All of a sudden you find that your ceiling fan is not moving or responding to the dimmer switch and rotating the dimmer knob just won't do anything. Surely it is the dimmer switch which is the culprit and not the fan. Although mostly dimmer switches are pretty robust in their designs and don't get damaged so easily, with competition among the manufacturers getting fierce day after day, the quality is bound to get affected.
If you find your ceiling fan dimmer just stopped working, it can be repaired very easily provided you have some knowledge of electronics and know
All dimmer switches are based on and work with the help of one active component called the triac. It's a
Most of the times the triac is the one which gets damaged and can be easily replaced with an equivalent type (you can use BT136 here).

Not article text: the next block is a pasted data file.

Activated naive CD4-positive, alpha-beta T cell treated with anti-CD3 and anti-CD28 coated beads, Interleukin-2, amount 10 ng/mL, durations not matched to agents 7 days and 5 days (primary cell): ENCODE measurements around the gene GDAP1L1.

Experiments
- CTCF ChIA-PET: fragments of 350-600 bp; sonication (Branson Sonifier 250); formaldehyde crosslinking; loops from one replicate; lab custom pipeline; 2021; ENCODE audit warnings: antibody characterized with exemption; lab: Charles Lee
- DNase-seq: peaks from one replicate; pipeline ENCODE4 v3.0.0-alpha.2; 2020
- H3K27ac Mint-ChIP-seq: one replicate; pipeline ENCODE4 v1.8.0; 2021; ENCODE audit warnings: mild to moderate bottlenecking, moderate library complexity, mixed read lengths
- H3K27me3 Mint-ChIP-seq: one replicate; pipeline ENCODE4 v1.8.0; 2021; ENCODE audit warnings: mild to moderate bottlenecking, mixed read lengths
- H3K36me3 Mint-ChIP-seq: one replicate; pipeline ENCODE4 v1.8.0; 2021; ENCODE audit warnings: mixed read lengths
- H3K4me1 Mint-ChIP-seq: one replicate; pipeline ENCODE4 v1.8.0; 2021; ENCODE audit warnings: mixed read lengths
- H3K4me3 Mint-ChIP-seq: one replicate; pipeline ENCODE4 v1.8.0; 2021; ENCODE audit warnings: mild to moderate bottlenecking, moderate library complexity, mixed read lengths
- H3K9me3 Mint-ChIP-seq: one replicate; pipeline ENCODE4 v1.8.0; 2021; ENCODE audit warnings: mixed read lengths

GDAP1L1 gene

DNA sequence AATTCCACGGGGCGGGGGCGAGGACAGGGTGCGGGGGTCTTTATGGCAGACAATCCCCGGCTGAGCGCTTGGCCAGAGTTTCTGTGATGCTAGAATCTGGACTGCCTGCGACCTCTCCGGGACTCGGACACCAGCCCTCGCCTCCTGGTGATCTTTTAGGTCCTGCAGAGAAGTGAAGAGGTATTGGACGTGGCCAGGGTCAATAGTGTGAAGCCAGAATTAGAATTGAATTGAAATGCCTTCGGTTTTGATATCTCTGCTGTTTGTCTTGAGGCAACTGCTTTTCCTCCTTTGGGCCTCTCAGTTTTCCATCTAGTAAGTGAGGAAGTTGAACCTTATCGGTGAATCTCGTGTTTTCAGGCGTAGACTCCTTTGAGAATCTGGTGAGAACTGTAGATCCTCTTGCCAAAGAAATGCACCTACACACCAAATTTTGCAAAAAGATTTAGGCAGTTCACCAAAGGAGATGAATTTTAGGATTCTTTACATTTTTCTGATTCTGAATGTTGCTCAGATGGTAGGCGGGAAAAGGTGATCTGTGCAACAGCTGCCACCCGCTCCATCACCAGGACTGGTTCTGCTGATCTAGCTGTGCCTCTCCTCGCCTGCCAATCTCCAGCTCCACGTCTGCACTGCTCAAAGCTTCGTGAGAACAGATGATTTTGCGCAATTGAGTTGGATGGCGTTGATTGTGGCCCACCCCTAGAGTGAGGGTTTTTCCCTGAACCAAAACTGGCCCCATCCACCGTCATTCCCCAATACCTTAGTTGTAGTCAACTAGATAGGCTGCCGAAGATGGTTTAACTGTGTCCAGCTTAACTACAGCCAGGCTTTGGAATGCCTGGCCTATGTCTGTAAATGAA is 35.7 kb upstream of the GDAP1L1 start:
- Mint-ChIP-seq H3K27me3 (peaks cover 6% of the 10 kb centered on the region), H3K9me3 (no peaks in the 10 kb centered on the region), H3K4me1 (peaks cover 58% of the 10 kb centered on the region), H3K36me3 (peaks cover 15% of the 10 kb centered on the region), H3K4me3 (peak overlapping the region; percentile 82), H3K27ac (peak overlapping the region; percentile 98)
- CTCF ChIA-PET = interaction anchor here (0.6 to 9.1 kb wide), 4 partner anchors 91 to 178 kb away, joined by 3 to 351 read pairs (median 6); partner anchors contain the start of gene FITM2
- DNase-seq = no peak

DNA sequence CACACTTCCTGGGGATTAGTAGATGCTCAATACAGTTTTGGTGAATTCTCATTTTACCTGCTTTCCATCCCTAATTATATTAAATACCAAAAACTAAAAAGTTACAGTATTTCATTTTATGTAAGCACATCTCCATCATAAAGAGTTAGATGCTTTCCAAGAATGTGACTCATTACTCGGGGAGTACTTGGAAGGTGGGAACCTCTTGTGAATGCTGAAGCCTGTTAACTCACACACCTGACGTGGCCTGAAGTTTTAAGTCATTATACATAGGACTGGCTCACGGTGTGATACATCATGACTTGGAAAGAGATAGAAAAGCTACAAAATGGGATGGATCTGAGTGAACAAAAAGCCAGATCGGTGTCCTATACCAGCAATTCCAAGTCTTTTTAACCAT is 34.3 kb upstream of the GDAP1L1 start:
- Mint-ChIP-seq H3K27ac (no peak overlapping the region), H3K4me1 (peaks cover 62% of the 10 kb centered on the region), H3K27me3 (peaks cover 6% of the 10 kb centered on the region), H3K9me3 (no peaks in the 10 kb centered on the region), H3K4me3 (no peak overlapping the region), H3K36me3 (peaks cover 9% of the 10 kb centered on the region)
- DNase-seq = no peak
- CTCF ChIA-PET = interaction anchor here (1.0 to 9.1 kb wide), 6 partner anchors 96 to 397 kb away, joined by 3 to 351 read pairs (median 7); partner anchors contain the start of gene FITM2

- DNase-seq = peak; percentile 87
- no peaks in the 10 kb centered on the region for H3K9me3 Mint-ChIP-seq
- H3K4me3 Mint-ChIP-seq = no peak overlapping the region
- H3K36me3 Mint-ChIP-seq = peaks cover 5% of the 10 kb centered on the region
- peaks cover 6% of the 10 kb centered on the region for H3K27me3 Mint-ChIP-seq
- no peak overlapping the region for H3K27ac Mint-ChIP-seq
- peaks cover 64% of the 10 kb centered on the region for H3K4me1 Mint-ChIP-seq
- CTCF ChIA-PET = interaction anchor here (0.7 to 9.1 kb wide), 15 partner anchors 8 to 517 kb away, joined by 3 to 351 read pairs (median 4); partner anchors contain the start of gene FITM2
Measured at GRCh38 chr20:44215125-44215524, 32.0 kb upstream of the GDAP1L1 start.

Instead of directly replacing you may use a multitester to actually confirm the fault with the part, just check the continuity across the leads, a good triac will show continuity across its extreme two leads and will not show across the middle lead and the other leads.
Very rarely though, if the triac seems to be OK, you may directly replace the small blue colored part called the diac (DB-3) and for a guaranteed result you may also replace the small PPC capacitors, the dimmer switch is bound to start working.